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UAV Tested For US Border Security

The UAV being tested is a version of the MQ9 Predator B (pictured).
by Shaun Waterman
UPI Homeland and National Security Editor
Washington (UPI) Feb 12, 2007
The U.S. government is pushing ahead with developing Unmanned Aerial Vehicles, or UAVs, for land border security with Canada. Officials of the U.S. Department of Homeland Security said last week they would work with the Federal Aviation Administration to impose flight restrictions around a North Dakota air base where the new UAV will be tested.

"We are working with the FAA to get restrictions on the airspace (above Grand Forks Air Force Base, N.D.) during certain time windows when we fly, typically at night," said Gen. Michael Kostelnik, head of air and marine operations for U.S. Customs and Border Protection, the agency inside the Department of Homeland Security that flies the pilot-less aircraft, known by their military acronym UAV, for Unmanned Aerial Vehicles.

The UAV, a version of the military MQ9 Predator B equipped with special cameras and other sensors, and with the ability to stay in the air for up to 30 hours, will be able to monitor remote and inaccessible regions of the border with Canada, officials say.

The flight restrictions, which will apply to small planes operating below 18,000 feet, are necessary because of the danger of collisions, but they will draw protests from those who own or fly private planes.

The agency currently is flying one Predator B, built by General Atomics Aeronautical Systems, over the south western border, where it uses the already-restricted airspace around Libby Army Air Field at Ft. Huachuca, Ariz.

"But there are no restricted or prohibited areas near Grand Forks," points out Heidi Williams, the head of regulatory affairs for the Aircraft Owners and Pilots Association, and the group "would oppose any new restricted airspace created solely for UAV border patrols."

Kostelnik, in an interview with United Press International last week said that within three years, Grand Forks would also become the home of a National Guard UAV air wing, flying the less sophisticated Predator A.

"We are working with the FAA to help them understand what the implications are of the growing use of UAVs," he said.

The homeland security UAV at Grand Forks will also require special FAA certification to fly above 18,000 feet, in so-called Positive Control airspace, through which U.S. air traffic controllers guide commercial flights.

Customs and Border Protection will obtain "certificates of authorization to operate (the Predator B) in certain corridors in the national airspace" for the purpose of border patrols, Kostelnik said.

He added that the Predator B was "one of the most sophisticated aircraft on the face of the planet," and that it would fly "mainly in the evenings and at night" in places with little existing air traffic.

"I'm not interested in flying this thing ... in metropolitan areas," he said.

Customs and Border Protection will have four UAVs by the end of the year, he added. The second will join the one already flying in the south west in April, the third will be delivered to Grand Forks by Oct. 1, and the last, delivered by the end of the year, will likely be deployed in a maritime role.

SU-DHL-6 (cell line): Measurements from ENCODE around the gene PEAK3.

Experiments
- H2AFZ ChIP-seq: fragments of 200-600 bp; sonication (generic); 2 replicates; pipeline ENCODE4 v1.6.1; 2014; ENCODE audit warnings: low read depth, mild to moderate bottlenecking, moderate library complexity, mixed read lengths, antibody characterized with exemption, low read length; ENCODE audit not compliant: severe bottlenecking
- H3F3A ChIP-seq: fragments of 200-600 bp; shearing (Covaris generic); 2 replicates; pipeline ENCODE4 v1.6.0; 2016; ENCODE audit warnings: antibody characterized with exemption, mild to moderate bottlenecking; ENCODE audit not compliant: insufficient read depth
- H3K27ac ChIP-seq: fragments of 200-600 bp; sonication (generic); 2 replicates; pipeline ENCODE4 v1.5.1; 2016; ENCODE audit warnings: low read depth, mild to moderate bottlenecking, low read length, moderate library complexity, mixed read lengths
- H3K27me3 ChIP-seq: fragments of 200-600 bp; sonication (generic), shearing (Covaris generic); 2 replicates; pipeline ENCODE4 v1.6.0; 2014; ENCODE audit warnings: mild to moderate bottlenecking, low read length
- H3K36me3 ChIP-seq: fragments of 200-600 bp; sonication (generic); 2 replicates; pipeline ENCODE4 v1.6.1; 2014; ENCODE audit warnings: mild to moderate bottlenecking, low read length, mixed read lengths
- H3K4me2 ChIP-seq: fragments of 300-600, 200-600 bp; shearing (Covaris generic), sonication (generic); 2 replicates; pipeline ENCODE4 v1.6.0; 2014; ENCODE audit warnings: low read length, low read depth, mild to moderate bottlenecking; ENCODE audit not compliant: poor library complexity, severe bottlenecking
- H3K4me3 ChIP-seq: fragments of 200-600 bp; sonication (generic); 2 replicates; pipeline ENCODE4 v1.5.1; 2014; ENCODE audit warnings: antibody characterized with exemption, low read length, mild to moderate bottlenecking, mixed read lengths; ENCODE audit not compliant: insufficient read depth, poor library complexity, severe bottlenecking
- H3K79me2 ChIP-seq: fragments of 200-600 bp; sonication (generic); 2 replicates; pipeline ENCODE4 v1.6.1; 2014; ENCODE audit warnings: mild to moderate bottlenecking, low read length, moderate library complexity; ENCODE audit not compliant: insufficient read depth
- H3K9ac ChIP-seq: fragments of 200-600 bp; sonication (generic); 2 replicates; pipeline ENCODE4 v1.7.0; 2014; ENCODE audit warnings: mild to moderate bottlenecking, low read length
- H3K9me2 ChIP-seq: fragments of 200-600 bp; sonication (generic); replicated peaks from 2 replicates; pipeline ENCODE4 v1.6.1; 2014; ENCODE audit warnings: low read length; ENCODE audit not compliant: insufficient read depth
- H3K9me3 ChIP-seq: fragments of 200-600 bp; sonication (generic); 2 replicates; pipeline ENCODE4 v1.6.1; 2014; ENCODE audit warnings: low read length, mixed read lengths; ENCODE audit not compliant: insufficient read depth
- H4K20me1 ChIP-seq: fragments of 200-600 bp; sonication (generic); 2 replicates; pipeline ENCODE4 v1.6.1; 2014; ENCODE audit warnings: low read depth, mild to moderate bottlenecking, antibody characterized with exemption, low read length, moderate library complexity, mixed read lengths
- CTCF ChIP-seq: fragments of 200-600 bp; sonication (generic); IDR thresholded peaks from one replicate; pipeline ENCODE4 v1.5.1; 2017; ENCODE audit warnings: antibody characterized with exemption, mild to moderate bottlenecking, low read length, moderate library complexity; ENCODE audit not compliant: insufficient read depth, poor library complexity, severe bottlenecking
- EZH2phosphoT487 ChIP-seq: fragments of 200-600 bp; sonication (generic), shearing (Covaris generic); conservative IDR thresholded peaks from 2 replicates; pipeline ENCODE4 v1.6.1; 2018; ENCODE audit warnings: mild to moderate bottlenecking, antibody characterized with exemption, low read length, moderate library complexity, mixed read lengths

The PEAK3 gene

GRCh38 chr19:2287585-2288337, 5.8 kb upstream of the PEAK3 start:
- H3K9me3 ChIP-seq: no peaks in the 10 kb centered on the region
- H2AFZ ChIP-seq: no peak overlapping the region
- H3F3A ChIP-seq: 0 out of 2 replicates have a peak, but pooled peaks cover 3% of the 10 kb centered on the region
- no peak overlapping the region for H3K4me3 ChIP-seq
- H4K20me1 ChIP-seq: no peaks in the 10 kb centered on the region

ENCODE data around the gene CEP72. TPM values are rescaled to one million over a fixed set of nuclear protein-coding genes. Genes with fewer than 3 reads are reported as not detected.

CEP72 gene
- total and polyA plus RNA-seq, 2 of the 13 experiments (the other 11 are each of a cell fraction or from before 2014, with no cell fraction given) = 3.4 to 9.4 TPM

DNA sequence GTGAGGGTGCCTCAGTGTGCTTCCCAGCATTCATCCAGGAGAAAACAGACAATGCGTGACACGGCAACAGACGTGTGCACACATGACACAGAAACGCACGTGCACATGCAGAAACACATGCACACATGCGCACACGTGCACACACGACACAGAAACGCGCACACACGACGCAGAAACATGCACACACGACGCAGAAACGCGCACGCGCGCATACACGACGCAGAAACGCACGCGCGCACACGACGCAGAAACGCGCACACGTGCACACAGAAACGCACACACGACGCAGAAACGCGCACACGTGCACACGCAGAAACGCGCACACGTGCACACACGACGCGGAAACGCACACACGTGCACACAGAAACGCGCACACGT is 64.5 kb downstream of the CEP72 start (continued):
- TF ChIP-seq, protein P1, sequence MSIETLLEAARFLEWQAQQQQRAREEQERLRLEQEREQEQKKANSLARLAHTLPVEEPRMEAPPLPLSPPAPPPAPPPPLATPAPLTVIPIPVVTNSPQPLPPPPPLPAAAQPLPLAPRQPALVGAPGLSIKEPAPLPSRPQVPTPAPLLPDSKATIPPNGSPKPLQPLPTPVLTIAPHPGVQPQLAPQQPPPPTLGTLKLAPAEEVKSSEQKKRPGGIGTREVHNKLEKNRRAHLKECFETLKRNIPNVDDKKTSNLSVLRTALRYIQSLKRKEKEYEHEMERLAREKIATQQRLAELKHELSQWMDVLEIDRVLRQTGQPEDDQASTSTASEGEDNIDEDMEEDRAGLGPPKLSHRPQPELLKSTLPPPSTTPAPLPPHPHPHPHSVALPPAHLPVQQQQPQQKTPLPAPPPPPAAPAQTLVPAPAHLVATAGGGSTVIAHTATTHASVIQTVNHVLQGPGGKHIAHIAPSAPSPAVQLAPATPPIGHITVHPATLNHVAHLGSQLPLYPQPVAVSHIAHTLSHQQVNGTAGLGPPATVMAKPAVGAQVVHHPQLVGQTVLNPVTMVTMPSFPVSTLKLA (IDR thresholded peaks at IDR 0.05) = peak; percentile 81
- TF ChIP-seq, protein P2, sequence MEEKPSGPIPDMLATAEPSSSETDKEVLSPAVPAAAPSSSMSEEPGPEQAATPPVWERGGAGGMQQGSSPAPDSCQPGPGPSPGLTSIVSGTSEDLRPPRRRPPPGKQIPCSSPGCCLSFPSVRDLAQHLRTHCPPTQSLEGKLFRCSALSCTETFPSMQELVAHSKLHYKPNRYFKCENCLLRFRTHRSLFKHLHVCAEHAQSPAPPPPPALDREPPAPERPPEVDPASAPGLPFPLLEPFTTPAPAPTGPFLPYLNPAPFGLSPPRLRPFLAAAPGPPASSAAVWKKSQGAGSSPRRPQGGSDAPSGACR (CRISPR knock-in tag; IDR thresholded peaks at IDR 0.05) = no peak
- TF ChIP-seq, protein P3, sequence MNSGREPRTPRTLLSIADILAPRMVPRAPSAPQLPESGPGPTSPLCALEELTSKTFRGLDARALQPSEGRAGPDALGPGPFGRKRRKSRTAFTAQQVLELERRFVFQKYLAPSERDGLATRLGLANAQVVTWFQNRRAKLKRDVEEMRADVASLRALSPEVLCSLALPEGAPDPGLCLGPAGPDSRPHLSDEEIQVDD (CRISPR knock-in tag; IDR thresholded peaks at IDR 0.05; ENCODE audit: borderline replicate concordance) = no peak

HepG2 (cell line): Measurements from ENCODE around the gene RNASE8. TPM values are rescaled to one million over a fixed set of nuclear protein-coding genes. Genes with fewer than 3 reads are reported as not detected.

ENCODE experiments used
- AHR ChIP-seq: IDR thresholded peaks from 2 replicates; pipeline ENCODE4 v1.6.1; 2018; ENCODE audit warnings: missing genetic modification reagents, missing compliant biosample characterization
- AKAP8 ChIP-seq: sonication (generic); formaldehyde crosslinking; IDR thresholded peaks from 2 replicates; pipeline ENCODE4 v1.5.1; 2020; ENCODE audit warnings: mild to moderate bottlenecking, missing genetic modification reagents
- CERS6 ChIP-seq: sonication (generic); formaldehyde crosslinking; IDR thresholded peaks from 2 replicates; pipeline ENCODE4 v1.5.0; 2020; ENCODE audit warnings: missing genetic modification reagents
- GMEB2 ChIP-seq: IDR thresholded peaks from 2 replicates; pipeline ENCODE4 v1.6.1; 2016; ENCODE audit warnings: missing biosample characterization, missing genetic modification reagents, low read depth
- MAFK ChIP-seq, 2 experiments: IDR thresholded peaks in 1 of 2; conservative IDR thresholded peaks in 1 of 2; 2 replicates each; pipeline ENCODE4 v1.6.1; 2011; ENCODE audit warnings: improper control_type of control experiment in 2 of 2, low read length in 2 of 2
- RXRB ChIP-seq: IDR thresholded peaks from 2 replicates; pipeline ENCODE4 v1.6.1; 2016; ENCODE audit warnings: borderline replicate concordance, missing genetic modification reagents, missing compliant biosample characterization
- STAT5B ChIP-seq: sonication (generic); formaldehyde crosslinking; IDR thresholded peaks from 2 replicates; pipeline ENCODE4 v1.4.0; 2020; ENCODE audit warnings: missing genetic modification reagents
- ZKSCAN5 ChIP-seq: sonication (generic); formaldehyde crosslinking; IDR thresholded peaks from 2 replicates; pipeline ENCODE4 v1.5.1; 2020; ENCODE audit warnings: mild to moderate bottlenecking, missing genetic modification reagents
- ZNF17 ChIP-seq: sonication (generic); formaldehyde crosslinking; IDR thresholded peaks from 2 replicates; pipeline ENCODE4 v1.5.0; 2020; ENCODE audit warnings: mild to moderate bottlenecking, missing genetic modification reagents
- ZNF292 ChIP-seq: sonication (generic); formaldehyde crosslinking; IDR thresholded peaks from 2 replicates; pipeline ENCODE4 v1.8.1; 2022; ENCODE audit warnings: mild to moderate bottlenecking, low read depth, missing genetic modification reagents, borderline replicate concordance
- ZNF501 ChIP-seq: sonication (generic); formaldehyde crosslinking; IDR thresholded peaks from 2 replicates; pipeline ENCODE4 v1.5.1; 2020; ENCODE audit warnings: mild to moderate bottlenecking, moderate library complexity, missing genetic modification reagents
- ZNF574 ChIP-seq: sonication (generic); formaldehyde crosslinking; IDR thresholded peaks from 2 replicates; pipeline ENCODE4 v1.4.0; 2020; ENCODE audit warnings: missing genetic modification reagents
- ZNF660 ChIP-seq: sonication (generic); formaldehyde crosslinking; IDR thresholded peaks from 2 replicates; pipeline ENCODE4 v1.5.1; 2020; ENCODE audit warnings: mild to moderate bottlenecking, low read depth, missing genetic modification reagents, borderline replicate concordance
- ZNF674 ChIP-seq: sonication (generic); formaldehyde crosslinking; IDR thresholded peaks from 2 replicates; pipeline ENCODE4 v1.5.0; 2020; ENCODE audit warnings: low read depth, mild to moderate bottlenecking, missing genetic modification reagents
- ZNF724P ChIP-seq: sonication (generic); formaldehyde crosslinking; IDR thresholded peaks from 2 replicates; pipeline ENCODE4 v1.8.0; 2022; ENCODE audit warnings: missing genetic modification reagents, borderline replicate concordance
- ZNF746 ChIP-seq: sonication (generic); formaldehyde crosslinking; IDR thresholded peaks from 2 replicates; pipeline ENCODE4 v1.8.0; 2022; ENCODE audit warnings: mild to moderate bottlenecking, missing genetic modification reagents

He said a prototype drone with sea-view radar would be tested in Florida to assess "its look-down capabilities, (and) its performance against targets we go after down there, and explore interface issues with other (air and marine) assets we have deployed."

He said, if the tests were successful, a UAV with a maritime mission might be based on the Gulf coast, Puerto Rico, or San Diego.

One drone, a Predator B, was deployed on the south western border in October 2005, where the agency says it contributed to the seizure of four vehicles and over 8,000 pounds of marijuana, before crashing owing to pilot error on April 24, 2006.

"There are concerns regarding the high accident rate of UAVs, which is currently 100 times higher than that of manned aircraft," says a Congressional Research Service report from November last year. "Because UAV technology is still evolving," the report continues, "mishap rates are expected to remain high."

It goes on to point out, however, that "UAV accidents do not risk the lives of pilots, as do the helicopters that currently patrol U.S. borders."

According to the report, the cost of operating a UAV is more than double the cost of operating a manned aircraft, because of the logistical support and specialized pilot and maintenance training required.

But Kostelnik said the costs were "not a big issue for us. We are more concerned with the value we get from it."

The Congressional Research Service report says the Predator B can fly for 30 hours at a stretch, 15 times as long as a helicopter, and that its cameras can identify an object the size of a milk carton from 60,000 feet.

Kostelnik said the UAVs' value would be increased by new technology purchased last year, which will allow them to be flown on both borders via KU-band satellite from the agency's Air and Marine Operations Center in Riverside, Calif.

"We will be able to configure the room (from which the drones are flown)... more like the military does" with the potential to sit analysts or experts alongside the operators flying the craft, he said.

But he added the ground station would not be delivered until March 2008. "We are in line with a lot of other national users," he said, referring to the Pentagon and U.S. intelligence agencies which are rapidly expanding their use of the Predator.

Kostelnik said rapidly rising demand is also creating a shortage of qualified pilots, complicating the agency's pans to take over piloting the craft, which are currently flown by contract pilots from General Atomics.

Source: United Press International

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